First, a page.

The next morning is Book Club. I was trying to be surreptitious with the camera so I took this just as the group was breaking up. We read “Secret Daughter” which was very good, it was a story about India and motherhood and the culture of only keeping boy babies. A book club is neat because everybody seems to pick up something about the story that you may have missed. 1-IMG_1618

At the same time Book Club was going on, Bridge Club was happening down the hall. Alas, I cannot be in both places. It is St. Patrick’s Day, hence the weird green clothing. 1-IMG_1619

Selfie. Sort of—it’s taken in the mirror. This was the best green I could muster. We are off to “Taco Tuesday,” but it was outside the 24-hour photo period and I left the camera at home. Maybe next time.

I promised you ribs. I make outrageous ribs, and they are so simple and easy (and amazing) you won’t believe it. I made them right after I took the above photo and we ate them after we got home from Taco Tuesday at the club.

Start with a vacuum pack of ribs, baby-backs are great but I never seem to find them. These are just back ribs. I season them with basic BBQ-style seasoning. Like Emeril’s seasoning for example. I do not pull off the membrane like recipes suggest—that is just way too fiddly—I slit it at each rib and it goes away somewhere and disappears, bada bing.1-IMG_1621

You could put some liquid in there if you want, a little pineapple juice is nice, or Jack Daniel’s, but you don’t need it. It’s fine with or without.1-IMG_1624

I wrap the whole thing up in foil and put it in the oven at about 300 for a couple hours. I knew I’d be gone a long time (2.5 hours) so I set the oven at 285 and went out the door. When I came home, it looked like this. Tender and completely cooked but not falling apart, and all the flavor is in there. Why people boil them is beyond me. 1-IMG_1636

I cut the ribs into 2-3 rib sections and put them on the grill to finish them. I don’t use any sauce while grilling because it just burns. I only pass the sauce at the table. I like my ribs Memphis-style, which is “dry.” Just a little sauce is all you need and you can get very creative with the sauces. Carolina honey, sweet ‘n spicy, maple-Jack Daniels…NOW they’re falling-off-the-bone good and full of flavor.

Sorry for the meat porn, Sue.1-IMG_1638
So delicious. And a total no-brainer, they cook themselves.

Tomorrow I play golf, so I’d better go get my beauty sleep. Life is goooood.

Friday, March 13

What’s in Your Food?

I have been grain-free for almost one year. I woke up this morning and my chest was tight, a little reminder of the asthma I had for 25 years. (I no longer have asthma since I quit eating wheat.) I even had to use my inhaler, which made me jittery for most of the day.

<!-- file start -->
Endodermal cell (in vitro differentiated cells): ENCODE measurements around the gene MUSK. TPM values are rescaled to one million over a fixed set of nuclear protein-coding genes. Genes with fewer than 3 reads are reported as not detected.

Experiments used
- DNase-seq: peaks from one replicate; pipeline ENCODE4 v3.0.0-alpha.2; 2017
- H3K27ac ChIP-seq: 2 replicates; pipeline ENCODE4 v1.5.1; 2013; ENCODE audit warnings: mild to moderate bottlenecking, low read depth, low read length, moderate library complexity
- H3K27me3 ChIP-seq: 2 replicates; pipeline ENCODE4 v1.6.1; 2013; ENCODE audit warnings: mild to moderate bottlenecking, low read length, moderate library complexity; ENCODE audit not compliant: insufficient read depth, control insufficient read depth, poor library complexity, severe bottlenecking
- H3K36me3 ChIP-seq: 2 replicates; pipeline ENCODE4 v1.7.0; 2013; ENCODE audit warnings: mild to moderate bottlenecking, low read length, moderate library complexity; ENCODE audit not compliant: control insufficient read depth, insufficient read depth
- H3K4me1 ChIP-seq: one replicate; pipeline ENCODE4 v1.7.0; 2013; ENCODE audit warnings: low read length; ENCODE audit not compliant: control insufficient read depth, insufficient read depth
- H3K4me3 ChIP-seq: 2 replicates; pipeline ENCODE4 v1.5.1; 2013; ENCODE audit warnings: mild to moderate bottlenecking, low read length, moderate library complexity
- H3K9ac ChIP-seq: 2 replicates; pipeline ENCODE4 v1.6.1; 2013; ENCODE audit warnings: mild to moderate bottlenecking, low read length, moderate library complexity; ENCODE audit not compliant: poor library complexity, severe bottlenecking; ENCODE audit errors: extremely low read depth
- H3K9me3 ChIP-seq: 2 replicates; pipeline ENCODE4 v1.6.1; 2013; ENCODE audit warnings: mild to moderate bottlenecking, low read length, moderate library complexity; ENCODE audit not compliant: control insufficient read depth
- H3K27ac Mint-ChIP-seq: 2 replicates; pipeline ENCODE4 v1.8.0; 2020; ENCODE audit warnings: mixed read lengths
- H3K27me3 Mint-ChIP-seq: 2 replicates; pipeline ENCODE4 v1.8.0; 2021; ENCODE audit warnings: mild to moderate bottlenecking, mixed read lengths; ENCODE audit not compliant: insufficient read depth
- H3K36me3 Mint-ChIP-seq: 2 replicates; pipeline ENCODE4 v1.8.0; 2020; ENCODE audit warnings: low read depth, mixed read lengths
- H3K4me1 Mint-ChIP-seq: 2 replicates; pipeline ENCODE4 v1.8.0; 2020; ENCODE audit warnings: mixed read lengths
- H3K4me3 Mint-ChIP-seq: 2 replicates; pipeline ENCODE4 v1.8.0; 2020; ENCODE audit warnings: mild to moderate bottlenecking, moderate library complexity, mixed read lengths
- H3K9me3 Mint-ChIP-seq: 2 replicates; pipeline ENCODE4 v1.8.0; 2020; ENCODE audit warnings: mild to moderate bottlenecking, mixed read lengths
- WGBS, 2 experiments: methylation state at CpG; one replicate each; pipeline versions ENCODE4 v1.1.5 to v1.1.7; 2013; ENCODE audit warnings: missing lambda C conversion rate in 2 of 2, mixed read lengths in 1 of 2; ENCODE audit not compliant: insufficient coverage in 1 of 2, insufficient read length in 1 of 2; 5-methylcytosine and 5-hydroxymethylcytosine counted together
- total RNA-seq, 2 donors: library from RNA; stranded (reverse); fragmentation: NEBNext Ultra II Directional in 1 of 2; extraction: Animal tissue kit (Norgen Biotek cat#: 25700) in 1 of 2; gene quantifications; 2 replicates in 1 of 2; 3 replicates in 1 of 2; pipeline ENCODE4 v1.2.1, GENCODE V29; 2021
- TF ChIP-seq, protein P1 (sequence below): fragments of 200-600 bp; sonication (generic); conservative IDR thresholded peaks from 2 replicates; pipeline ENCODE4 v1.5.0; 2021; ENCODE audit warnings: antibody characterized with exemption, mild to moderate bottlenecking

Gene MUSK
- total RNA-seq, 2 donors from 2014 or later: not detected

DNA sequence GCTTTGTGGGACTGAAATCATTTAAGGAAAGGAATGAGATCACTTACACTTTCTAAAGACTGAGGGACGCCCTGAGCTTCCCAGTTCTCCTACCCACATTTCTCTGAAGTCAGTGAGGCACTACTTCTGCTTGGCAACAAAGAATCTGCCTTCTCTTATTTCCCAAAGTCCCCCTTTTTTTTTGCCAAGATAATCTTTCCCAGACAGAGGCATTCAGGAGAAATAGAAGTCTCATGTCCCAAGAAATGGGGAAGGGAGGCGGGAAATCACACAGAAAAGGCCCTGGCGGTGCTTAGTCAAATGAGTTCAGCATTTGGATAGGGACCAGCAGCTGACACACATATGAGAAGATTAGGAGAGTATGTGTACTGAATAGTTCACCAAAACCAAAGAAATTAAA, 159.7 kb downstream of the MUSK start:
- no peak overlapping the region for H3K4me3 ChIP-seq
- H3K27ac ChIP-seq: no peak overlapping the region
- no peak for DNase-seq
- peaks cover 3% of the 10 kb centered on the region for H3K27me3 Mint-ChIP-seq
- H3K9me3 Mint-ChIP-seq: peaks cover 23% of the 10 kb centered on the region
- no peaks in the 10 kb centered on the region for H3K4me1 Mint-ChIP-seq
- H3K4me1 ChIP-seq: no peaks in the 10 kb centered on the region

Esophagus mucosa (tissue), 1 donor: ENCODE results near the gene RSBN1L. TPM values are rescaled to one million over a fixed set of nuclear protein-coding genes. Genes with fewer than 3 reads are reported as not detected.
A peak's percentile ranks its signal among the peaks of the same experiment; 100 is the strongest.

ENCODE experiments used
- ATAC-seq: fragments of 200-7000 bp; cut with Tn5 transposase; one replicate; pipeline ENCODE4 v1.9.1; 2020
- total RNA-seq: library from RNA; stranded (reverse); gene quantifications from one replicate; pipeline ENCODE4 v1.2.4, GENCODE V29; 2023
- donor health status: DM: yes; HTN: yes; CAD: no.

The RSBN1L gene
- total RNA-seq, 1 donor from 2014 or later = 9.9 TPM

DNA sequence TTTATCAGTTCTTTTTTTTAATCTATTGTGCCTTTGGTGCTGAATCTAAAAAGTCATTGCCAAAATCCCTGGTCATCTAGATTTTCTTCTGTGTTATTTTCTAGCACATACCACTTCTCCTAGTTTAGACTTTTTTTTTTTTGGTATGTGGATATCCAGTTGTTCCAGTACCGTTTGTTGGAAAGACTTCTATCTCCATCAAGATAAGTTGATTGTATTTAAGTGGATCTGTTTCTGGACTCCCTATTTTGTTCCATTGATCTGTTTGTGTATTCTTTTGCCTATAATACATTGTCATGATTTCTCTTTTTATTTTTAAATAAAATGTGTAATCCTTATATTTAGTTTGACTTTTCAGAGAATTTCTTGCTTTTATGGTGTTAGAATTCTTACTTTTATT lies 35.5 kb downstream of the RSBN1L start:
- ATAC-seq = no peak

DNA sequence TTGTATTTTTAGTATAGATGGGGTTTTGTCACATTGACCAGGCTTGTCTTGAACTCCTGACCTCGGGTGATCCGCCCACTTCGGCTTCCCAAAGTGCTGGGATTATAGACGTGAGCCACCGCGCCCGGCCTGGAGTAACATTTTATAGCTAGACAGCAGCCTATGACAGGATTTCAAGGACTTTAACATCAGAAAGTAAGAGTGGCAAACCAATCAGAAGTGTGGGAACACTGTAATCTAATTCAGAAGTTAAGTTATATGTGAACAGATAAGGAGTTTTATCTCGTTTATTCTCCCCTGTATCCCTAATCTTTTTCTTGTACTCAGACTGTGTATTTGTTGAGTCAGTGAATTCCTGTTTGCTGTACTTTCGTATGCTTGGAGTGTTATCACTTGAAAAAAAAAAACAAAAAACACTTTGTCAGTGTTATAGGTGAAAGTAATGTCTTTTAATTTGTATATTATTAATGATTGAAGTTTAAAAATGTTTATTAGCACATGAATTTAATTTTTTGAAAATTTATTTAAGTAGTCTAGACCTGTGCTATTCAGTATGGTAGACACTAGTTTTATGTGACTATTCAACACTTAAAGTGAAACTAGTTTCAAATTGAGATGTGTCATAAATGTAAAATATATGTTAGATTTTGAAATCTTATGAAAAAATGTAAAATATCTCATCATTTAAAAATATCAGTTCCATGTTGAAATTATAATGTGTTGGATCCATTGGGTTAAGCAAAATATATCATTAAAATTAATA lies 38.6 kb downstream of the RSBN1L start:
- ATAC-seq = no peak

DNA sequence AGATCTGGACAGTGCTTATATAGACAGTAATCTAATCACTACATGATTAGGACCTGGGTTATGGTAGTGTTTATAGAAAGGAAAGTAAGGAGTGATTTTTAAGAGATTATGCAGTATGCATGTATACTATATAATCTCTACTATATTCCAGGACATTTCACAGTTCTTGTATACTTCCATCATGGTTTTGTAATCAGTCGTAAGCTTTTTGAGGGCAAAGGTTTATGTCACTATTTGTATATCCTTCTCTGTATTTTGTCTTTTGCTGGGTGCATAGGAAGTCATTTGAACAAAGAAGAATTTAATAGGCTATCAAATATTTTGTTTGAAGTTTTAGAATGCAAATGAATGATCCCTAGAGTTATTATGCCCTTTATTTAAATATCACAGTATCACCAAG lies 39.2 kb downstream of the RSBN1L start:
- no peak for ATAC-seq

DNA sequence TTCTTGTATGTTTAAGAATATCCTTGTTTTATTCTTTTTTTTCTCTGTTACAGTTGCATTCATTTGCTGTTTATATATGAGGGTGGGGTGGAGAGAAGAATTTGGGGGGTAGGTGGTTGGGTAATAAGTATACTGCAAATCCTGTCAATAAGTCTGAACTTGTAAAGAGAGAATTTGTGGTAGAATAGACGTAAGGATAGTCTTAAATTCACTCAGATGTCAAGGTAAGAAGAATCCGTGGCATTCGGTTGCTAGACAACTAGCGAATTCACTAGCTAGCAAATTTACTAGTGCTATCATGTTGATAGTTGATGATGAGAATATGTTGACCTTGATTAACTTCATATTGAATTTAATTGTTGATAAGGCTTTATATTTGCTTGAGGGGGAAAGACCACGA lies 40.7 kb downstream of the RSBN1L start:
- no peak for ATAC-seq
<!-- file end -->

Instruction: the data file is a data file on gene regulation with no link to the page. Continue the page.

JJ asked, “Did you eat any wheat yesterday?” Nope, I had 2 scrambled eggs, I ate a G-F (gluten free) protein bar on the golf course, then for dinner we had steak and salad (homemade marinade, homemade dressing). That was ALL. So I couldn’t explain the wheezing and achy joints. JJ said, “What was in that stuff you marinated the meat in?” It was my typical concoction of Worcestershire and teriyaki, lemon, garlic, and olive oil. I checked the labels. Sure enough, teriyaki contains wheat. I knew that, but I used such a negligible amount, and I rinsed it off before I cooked the steak. But it was enough to trigger a reaction.

I have a cast-iron digestive system and I don’t have celiac, but still I have to be SO CAREFUL! We rarely go out to eat anymore and I have to read every stinkin’ label because wheat is in everything—today I found it in canned beef broth. We don’t eat processed foods and we don’t eat grains at all. But I do cook with broth and spices, and those are places where wheat hides, even if it’s not listed on the label.

American wheat has been hybridized over the years to be resistant to pests, easier to harvest, and increase yield tenfold. The gluten content is off the charts and it’s why bread and pasta cause many people to have chronic health problems today.

But wait. There’s more.

Common wheat harvest protocol in the United States is a pre-harvest application of the herbicide Roundup or other herbicides containing the deadly active ingredient glyphosate. It causes the plant to die, releasing its seeds easily. Boom.


This has become routine over the past 15 years. It may not be the gluten, but the glyphosate, a toxic poison, that is slowly killing us and causing a myriad of increasingly prevalent health problems like autism and Alzheimer’s. LEARN MORE

We consume an enormous amount of wheat. Cereal or toaster waffles for breakfast, a sandwich or pizza for lunch, pretzels for a snack, and lasagna with garlic bread for dinner. Throw in a couple of cookies for a nighttime treat. That’s a lot of wheat in just one day. And corn, from which HFCS is made, is in practically every item on the supermarket shelf.

Could wheat be making you sick? Do you have any of these symptoms?

  • Joint pain
  • Itchy rashes
  • Canker sores
  • Asthma
  • Depression
  • Chronic sinus problems
  • Irritable bowel (IBS)
  • Migraines
  • Forgetfulness/attention deficit disorders

Could going wheat-free make you feel and function better than you have in years? It’s worth trying.

Saturday, March 7

Around Here

Spring is nature’s way of saying, “Let’s Party!”….Robin Williams